April 9, 2013

Basic Knife Safety

 

Passing a knife

Using a knife is inherently dangerous. No matter what your experience or what type of knife your using, one simple fact remains: knives were meant to cut. Many adults handle knives casually and carelessly way too often. Even seasoned outdoorsmen can cut themselves if they start becoming lax with their blades. Basic blade safety is important; not only are you protecting yourself and others but you’re minimizing the chance of ruining your experience with knives. Basic knife safety boils down to awareness and some minor techniques.

 

  • Cut away from yourself (in most cases). Crook knives and draw knives are often used with cuts angling towards your body. The lesson that needs to be taken away from this age-old rule is to be mindful of where your blade is moving and where the edge will end up if you slip.

 

  • Keep your body out of the cutting line. Any body part in line with your cut has the potential of being injured.

 

  • Always hand a blade handle first and edge facing up when passing a knife to someone.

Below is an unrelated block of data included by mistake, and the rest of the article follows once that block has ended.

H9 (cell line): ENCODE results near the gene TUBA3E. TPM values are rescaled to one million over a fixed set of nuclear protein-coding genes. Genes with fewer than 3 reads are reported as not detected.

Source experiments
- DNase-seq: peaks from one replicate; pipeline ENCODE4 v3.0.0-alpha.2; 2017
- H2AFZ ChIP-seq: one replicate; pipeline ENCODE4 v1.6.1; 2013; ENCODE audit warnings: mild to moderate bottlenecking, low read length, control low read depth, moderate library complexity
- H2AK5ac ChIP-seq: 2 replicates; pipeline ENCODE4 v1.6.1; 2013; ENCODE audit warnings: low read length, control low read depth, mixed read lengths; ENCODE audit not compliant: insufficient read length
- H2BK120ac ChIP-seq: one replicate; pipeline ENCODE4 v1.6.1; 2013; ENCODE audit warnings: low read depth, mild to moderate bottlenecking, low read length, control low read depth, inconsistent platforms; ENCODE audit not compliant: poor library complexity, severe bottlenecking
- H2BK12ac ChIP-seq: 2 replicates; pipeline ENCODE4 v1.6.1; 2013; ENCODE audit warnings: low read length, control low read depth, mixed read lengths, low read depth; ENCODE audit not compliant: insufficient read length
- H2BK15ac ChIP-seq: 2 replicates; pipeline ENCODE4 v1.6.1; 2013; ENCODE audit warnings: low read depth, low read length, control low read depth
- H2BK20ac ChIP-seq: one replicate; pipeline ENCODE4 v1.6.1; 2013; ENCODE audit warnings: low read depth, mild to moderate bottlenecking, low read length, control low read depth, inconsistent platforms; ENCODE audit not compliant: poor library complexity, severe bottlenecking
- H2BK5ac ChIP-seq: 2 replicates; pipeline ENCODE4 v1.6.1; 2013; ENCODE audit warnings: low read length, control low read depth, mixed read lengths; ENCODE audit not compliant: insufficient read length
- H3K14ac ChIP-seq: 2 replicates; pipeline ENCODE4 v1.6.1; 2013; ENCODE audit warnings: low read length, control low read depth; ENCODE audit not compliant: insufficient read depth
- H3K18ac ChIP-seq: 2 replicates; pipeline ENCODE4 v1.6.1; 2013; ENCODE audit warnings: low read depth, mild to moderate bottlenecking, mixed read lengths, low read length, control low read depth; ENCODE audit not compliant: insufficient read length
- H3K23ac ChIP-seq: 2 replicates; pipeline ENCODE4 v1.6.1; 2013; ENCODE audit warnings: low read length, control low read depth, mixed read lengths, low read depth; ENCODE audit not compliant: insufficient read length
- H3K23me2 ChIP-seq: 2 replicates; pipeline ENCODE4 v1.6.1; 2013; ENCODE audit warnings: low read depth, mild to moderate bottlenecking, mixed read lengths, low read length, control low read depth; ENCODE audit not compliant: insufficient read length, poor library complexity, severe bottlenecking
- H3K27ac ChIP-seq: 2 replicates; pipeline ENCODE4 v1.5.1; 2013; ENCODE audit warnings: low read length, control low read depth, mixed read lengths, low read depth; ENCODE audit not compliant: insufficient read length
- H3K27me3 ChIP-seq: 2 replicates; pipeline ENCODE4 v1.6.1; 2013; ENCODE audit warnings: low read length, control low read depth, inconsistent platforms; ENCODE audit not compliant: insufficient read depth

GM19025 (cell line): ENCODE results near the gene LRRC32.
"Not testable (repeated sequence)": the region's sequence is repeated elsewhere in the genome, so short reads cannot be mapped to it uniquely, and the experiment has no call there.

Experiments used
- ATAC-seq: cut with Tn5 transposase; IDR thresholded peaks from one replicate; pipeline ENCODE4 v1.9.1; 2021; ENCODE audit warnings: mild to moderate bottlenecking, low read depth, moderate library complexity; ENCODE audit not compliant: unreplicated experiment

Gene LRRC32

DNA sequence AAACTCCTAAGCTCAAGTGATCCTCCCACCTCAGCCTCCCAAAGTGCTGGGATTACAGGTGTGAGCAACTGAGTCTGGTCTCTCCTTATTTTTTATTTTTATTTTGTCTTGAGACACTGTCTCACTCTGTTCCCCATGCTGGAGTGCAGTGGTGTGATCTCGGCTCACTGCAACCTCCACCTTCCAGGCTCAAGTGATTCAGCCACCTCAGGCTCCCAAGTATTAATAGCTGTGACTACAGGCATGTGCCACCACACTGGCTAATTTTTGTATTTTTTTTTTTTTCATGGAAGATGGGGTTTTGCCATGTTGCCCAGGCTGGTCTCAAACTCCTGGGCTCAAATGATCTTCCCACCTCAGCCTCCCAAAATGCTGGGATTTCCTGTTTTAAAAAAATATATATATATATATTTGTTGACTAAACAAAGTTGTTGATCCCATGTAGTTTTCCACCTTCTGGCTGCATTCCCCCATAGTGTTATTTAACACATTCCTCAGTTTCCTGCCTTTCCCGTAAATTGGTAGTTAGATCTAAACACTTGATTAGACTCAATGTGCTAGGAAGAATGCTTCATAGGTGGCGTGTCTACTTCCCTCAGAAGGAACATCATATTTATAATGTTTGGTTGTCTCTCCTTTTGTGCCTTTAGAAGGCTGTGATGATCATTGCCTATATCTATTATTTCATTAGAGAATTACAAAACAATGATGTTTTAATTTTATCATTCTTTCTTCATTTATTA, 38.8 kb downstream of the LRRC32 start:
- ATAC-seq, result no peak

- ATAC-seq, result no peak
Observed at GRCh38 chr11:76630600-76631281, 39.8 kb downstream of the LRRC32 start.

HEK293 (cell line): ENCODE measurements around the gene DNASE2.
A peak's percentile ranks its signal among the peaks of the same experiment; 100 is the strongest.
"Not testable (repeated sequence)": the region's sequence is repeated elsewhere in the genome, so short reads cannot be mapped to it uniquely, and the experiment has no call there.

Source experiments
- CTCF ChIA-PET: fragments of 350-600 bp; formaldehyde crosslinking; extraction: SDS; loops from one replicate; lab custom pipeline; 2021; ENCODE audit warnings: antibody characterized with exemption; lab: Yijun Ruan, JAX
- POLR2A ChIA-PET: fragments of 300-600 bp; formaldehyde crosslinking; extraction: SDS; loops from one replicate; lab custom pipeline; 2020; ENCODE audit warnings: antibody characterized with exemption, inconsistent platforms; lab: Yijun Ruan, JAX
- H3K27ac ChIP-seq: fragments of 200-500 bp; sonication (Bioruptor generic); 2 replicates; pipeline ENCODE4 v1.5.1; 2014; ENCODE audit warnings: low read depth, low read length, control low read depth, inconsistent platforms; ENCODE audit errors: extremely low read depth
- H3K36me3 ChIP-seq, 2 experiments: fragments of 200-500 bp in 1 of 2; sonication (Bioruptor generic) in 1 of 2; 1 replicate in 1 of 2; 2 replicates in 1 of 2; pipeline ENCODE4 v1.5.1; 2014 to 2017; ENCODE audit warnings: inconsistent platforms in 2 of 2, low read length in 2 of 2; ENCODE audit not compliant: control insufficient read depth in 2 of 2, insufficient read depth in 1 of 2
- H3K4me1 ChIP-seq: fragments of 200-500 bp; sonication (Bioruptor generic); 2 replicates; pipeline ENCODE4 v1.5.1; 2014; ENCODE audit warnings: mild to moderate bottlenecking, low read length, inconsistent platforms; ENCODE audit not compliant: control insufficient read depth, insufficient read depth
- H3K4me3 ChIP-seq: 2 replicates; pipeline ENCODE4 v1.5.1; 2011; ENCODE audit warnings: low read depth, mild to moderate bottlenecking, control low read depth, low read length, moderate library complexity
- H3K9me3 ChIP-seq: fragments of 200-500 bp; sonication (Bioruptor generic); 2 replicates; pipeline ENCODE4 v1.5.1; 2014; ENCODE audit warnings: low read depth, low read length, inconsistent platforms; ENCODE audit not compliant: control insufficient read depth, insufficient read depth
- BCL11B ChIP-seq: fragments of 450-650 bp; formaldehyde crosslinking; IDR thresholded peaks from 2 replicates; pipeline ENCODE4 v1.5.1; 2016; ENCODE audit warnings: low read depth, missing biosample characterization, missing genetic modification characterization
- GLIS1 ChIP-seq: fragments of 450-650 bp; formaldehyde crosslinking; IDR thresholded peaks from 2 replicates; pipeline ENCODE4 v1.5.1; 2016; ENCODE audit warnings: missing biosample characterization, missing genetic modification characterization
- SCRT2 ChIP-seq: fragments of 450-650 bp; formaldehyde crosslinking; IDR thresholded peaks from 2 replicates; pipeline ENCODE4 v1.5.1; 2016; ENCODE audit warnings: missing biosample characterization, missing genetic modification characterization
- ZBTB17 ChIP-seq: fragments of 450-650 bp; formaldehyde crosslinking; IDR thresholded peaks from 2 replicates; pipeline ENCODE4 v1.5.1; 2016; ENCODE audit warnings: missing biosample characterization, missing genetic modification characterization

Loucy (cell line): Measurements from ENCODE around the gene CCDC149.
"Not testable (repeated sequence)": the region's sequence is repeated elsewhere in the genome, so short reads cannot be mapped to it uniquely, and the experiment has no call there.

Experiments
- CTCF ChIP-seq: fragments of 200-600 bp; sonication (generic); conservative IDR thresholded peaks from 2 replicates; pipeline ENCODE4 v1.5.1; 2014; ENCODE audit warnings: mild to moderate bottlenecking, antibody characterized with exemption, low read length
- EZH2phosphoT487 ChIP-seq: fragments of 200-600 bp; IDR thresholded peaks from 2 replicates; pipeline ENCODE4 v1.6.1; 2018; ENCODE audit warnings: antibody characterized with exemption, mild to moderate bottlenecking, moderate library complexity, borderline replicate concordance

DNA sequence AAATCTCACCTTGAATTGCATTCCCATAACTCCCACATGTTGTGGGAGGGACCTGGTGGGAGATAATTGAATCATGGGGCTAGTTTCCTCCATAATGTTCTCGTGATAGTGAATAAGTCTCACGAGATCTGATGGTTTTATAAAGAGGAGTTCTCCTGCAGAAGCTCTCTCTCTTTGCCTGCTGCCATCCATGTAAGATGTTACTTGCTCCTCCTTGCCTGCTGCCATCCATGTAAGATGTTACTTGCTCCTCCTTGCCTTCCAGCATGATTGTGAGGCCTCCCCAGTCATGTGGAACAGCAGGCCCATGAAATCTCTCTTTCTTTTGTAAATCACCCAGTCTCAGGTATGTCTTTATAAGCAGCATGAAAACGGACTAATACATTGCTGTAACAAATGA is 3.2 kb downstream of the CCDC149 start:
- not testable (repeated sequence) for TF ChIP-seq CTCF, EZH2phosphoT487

• Never try to catch a falling knife! Let it drop and then pick it up.

 

  • If a knife is not currently in use, it should be sheathed or folded. A fixed blade should not be stored in its sheath for long periods of time (1 month+) because this can cause corrosion.

 

  • A dull knife is far more dangerous than a sharp knife. Dull knives won’t bite into material and are liable to slip when cutting. Also, dull knives need extra force to be used. Using extra force increases your odds of slipping and hurting yourself/others.

 

  • A knife is a cutting tool. Do not use a knife for prying. (Unless the knife is modified for other purposes).

 

  • Sharpen your knives regularly, but do not use power grinders to sharpen. Power grinders can ruin the edge and the temper. There is also a possibility that the grinder will grab and throw the knife out of your hands.

 

  • Keep your knife clean and oiled. Especially folding blades. Corrosion can cause steel to weaken and can affect the knife’s cutting ability.

 

  • When using a knife make sure there is proper lighting.

 

A lot of these safety tips seem obvious but just keeping a “safety first” mentality is important when handling knives. Those of us that are passionate about our blades often play with them or use them so often we become casual with handling knives. Remember, just because you know basic knife safety does not mean the people around you do. Make sure to set the example and educate people with proper techniques. It all boils down to the basics: Be Smart, Be Safe and Stay an Edge Above the Rest.

 

 

Category: Edge Knowledge

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